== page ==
Abolish the Death Penalty Essay

This essay has a total of 1442 words and 6 pages.

Abolish the Death Penalty







Death Penalty

The death penalty is a major issue that brings up a lot of arguments in our society.
The most important question concerning the death penalty is whether it should be
abolished or not. I think that the death penalty is the ultimate denial of human rights. It
violates the right to life as proclaimed in the Universal Declaration of Human Rights. It is
the ultimate cruel, inhuman, and degrading punishment. Race, social and economic status,
location of crime, and pure chance may be deciding factors in death sentencing. In
addition, prosecutors seek the death penalty far more frequently when the victim of the
homicide is white than when the victim is black. The actual cost of an execution is
substantially higher than the cost of imprisoning a person for life.
Death was formerly the penalty for all felonies in English law. In practice the
death penalty was never applied as widely as the law provided, as a variety of procedures
were adopted to decrease the harshness of the law. Many offenders who committed
capital crimes were pardoned, usually on condition that they agreed to be transported to
what were then the American colonies; others were allowed what was known as benefit of
clergy(Ploski 2). The beginning of benefit of clergy was that offenders who were
established priests were subject to trial by the church courts rather than the non-religious
courts. If the offender convicted of a felony could show that he had be ordained, he was
allowed to go free, subject to the possibility of being punished by the ecclesiastical courts.
In medieval times the only proof of ordination was literacy, and it became the custom by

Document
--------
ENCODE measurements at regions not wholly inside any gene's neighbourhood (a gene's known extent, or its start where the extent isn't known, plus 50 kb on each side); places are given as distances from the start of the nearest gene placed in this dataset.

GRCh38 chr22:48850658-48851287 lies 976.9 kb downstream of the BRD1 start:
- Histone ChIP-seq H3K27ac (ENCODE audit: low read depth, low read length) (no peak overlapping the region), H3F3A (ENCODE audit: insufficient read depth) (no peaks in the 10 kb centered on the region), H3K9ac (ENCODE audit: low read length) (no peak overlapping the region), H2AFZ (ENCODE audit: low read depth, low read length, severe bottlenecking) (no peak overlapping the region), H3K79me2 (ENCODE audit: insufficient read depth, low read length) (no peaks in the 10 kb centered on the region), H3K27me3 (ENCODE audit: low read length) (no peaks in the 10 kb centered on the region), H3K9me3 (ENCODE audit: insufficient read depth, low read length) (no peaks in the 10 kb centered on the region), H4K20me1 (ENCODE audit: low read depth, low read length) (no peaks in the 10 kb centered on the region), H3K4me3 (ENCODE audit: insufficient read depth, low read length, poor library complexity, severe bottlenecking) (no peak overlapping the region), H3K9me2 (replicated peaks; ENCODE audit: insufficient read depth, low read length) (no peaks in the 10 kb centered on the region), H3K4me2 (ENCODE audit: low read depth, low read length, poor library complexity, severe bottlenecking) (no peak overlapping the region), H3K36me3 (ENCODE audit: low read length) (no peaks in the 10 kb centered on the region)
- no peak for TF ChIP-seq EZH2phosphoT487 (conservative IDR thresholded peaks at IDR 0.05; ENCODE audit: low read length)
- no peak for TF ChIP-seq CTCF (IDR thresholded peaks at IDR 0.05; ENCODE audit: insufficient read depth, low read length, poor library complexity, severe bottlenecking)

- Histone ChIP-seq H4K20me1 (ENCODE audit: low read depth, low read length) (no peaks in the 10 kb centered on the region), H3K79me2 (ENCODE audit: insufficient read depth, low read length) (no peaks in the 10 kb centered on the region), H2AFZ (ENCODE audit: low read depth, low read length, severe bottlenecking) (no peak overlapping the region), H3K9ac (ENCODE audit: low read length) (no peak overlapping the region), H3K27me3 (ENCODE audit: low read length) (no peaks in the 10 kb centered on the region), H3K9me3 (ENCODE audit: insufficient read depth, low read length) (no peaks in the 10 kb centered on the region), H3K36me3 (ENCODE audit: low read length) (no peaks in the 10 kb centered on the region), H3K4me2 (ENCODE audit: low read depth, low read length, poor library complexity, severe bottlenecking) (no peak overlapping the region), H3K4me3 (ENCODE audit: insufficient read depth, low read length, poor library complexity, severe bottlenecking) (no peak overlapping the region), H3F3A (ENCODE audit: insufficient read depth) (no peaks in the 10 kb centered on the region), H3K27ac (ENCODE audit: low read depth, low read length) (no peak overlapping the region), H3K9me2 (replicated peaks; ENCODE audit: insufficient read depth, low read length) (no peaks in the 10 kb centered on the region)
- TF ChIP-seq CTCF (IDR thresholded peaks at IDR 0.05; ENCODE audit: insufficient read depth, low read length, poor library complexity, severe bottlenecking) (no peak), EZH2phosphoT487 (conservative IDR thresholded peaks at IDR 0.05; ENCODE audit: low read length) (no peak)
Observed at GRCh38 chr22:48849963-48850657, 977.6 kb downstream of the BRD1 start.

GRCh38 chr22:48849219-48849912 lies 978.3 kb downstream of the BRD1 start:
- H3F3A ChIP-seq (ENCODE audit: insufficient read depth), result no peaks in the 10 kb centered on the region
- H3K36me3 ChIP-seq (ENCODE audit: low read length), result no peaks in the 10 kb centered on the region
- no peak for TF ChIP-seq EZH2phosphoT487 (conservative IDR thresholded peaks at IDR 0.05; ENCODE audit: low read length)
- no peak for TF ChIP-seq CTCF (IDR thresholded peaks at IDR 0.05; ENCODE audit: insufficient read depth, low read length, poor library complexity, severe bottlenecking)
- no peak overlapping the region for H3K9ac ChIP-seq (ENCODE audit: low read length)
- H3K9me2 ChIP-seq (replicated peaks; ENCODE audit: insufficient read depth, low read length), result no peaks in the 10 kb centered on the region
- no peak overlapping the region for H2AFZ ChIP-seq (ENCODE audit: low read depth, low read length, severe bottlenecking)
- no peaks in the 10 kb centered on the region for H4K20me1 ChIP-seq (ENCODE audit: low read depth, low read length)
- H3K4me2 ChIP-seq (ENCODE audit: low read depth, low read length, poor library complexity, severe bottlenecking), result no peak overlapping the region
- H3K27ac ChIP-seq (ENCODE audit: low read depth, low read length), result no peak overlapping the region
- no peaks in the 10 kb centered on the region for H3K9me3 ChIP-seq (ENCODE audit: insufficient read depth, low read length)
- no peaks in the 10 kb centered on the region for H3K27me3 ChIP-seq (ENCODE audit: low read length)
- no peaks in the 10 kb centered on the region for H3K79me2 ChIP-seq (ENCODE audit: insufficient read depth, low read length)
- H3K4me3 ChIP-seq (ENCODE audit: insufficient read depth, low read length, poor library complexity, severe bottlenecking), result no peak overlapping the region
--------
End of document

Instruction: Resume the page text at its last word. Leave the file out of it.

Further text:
the 17th century to allow anyone convicted of a felony to escape the death sentence by
giving proof of literacy(Ploski 4).
In 18th-century England concern with rising crime led to many statutes either
extending the number of offenses punishable with death or doing away with benefit of
clergy for existing felonies, which as a result became capital(Black 2). By the end of the
18th-century English criminal law contained about 200 capital offenses. Many offenders
who were convicted of capital crimes escaped the gallows as a result of reprieves and
royal pardons, usually on condition of transportation, and many others who were charged
with capital crimes were acquitted against the evidence, because the jury was unwilling to
see the death penalty applied in a minor case(Black 5).
The unpredictable application of the death penalty in the late 18th and early 19th
centuries led to demands for humanitarian reform. Between 1820 and 1840 most capital
statutes were repealed, and by 1861 only murder, treason, arson in a royal dockyard, and
piracy with violence retained the death penalty. Until the mid-19th century executions in
England were public, and throughout the 18th century great crowds attended the regular
executions in London and other cities(Ploski 6). Often an execution was followed by
scenes of violence and disorder in the crowd. Public opinion eventually turned against the
idea of executions as spectacles, and after 1868 executions were carried out in private
prisons( Black 7).
The earliest recorded execution committed in the U.S. under state authority was in
1864. During 1864-1890, 57 persons were executed under state authority( Kasper 8).
Since the 1960’s, 100% of the executions performed under civil authority have been state
executions(Mello 7). The power for local governments to perform executions, however,
greatly dropped during this century. Perhaps the transfer of death penalty power from
local to state governments was partially due to increased technology. Improved
communications made it easier to centralize the decision-making about executions with
state governments(Black 9).
The legal killing of a criminal by carrying out a death sentence is a type of
punishment called “capital punishment”. By taking away a criminal’s life, capital
punishment is the ultimate penalty. From 1930 to 1933, 4,085 prisoners were executed in
the United States(Haines 3). In 1972, the Supreme Court ruled that laws regulating the
death penalty in various states were defined as being unconstitutional in the form in which
that existed at the time. This ruling prevented any executions from taking place period. In
1976, however, the Supreme Court upheld revised state laws regarding capital
punishment, which made it legally possible again for states to carry out death sentences.
From 1977 to 1993, 226 prisoners were executed(Kasper 2).
Capital Punishment offenses differ between the states, and not all states have a
death penalty. Most states with the death penalty choose first-degree murder as a capital
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